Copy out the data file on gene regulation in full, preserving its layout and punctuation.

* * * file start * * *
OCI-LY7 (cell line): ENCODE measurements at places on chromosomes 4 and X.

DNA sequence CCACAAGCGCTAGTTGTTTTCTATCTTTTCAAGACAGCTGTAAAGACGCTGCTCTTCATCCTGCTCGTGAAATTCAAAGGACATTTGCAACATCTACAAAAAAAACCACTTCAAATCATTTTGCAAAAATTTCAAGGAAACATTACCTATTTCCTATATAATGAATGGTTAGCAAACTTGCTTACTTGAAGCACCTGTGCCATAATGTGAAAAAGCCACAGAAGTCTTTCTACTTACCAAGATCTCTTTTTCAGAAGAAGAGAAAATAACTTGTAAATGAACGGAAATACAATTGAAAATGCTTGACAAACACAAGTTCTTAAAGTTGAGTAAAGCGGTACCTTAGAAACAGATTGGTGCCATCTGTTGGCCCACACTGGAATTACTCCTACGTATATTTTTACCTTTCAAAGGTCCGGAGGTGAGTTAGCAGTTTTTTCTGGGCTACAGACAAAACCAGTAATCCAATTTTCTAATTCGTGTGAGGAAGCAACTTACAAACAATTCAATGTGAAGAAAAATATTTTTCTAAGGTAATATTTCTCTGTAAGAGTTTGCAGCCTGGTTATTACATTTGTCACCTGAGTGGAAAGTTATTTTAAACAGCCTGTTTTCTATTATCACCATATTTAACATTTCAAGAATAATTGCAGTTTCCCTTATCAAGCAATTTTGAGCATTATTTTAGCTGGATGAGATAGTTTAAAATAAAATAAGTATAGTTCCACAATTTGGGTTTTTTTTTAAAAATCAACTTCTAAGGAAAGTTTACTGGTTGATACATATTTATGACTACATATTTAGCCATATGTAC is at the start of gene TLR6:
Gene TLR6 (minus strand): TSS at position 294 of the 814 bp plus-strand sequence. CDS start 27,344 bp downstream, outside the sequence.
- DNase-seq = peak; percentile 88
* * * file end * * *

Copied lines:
OCI-LY7 (cell line): ENCODE measurements at places on chromosomes 4 and X.

DNA sequence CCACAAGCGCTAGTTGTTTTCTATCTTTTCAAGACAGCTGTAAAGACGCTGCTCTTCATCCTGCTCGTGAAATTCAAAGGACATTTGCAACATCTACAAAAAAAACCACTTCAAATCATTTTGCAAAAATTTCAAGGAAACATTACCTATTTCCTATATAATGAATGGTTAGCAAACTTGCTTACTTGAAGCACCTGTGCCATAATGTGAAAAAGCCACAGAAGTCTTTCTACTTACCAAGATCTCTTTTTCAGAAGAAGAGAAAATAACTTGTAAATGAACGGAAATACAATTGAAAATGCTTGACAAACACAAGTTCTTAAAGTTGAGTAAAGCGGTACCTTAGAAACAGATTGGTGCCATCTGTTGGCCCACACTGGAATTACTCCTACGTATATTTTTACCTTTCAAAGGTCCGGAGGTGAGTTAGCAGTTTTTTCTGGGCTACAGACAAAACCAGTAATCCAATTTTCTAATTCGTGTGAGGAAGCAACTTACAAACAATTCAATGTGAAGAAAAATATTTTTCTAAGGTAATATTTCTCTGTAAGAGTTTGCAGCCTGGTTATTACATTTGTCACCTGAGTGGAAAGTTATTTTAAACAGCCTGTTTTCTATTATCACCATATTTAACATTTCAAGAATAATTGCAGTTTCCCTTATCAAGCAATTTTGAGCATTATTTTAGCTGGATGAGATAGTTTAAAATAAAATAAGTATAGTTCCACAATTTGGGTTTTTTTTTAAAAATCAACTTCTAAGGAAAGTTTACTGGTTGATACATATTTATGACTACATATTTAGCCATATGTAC is at the start of gene TLR6:
Gene TLR6 (minus strand): TSS at position 294 of the 814 bp plus-strand sequence. CDS start 27,344 bp downstream, outside the sequence.
- DNase-seq = peak; percentile 88